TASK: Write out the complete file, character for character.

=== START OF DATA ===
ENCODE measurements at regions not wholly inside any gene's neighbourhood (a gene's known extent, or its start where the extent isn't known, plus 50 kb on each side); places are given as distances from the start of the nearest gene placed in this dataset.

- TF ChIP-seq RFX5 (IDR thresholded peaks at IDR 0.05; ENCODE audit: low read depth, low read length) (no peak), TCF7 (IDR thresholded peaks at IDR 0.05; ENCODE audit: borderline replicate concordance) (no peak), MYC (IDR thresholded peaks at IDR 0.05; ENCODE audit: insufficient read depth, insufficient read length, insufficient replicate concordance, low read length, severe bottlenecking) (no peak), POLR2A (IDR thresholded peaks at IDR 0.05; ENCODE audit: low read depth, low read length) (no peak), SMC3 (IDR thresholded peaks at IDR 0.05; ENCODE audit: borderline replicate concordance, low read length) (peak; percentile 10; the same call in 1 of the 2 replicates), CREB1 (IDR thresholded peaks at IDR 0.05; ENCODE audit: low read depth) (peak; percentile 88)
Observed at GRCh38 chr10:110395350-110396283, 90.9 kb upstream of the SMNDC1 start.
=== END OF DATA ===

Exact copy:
ENCODE measurements at regions not wholly inside any gene's neighbourhood (a gene's known extent, or its start where the extent isn't known, plus 50 kb on each side); places are given as distances from the start of the nearest gene placed in this dataset.

- TF ChIP-seq RFX5 (IDR thresholded peaks at IDR 0.05; ENCODE audit: low read depth, low read length) (no peak), TCF7 (IDR thresholded peaks at IDR 0.05; ENCODE audit: borderline replicate concordance) (no peak), MYC (IDR thresholded peaks at IDR 0.05; ENCODE audit: insufficient read depth, insufficient read length, insufficient replicate concordance, low read length, severe bottlenecking) (no peak), POLR2A (IDR thresholded peaks at IDR 0.05; ENCODE audit: low read depth, low read length) (no peak), SMC3 (IDR thresholded peaks at IDR 0.05; ENCODE audit: borderline replicate concordance, low read length) (peak; percentile 10; the same call in 1 of the 2 replicates), CREB1 (IDR thresholded peaks at IDR 0.05; ENCODE audit: low read depth) (peak; percentile 88)
Observed at GRCh38 chr10:110395350-110396283, 90.9 kb upstream of the SMNDC1 start.